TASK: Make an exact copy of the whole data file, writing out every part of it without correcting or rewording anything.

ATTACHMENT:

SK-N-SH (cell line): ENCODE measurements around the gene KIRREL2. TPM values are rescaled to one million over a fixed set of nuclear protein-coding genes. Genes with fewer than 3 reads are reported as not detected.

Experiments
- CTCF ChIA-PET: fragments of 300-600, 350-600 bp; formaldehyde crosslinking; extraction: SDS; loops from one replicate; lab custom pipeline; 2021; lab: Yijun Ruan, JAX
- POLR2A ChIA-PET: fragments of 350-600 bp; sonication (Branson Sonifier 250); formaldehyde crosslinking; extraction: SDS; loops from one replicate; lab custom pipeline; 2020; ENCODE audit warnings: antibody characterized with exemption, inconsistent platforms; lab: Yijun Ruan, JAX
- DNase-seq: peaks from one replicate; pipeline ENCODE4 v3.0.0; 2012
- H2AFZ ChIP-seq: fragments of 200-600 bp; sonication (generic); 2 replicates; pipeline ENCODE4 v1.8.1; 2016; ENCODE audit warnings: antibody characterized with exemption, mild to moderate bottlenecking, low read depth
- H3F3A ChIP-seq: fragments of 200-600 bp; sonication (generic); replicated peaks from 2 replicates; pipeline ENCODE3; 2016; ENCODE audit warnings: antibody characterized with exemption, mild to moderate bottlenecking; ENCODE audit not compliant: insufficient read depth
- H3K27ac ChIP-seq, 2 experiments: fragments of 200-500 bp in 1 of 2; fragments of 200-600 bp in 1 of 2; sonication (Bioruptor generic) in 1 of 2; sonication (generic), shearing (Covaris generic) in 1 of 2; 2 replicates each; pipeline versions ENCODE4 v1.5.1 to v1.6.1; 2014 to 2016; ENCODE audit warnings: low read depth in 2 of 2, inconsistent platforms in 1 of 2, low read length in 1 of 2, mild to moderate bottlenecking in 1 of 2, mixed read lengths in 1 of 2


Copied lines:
SK-N-SH (cell line): ENCODE measurements around the gene KIRREL2. TPM values are rescaled to one million over a fixed set of nuclear protein-coding genes. Genes with fewer than 3 reads are reported as not detected.

Experiments
- CTCF ChIA-PET: fragments of 300-600, 350-600 bp; formaldehyde crosslinking; extraction: SDS; loops from one replicate; lab custom pipeline; 2021; lab: Yijun Ruan, JAX
- POLR2A ChIA-PET: fragments of 350-600 bp; sonication (Branson Sonifier 250); formaldehyde crosslinking; extraction: SDS; loops from one replicate; lab custom pipeline; 2020; ENCODE audit warnings: antibody characterized with exemption, inconsistent platforms; lab: Yijun Ruan, JAX
- DNase-seq: peaks from one replicate; pipeline ENCODE4 v3.0.0; 2012
- H2AFZ ChIP-seq: fragments of 200-600 bp; sonication (generic); 2 replicates; pipeline ENCODE4 v1.8.1; 2016; ENCODE audit warnings: antibody characterized with exemption, mild to moderate bottlenecking, low read depth
- H3F3A ChIP-seq: fragments of 200-600 bp; sonication (generic); replicated peaks from 2 replicates; pipeline ENCODE3; 2016; ENCODE audit warnings: antibody characterized with exemption, mild to moderate bottlenecking; ENCODE audit not compliant: insufficient read depth
- H3K27ac ChIP-seq, 2 experiments: fragments of 200-500 bp in 1 of 2; fragments of 200-600 bp in 1 of 2; sonication (Bioruptor generic) in 1 of 2; sonication (generic), shearing (Covaris generic) in 1 of 2; 2 replicates each; pipeline versions ENCODE4 v1.5.1 to v1.6.1; 2014 to 2016; ENCODE audit warnings: low read depth in 2 of 2, inconsistent platforms in 1 of 2, low read length in 1 of 2, mild to moderate bottlenecking in 1 of 2, mixed read lengths in 1 of 2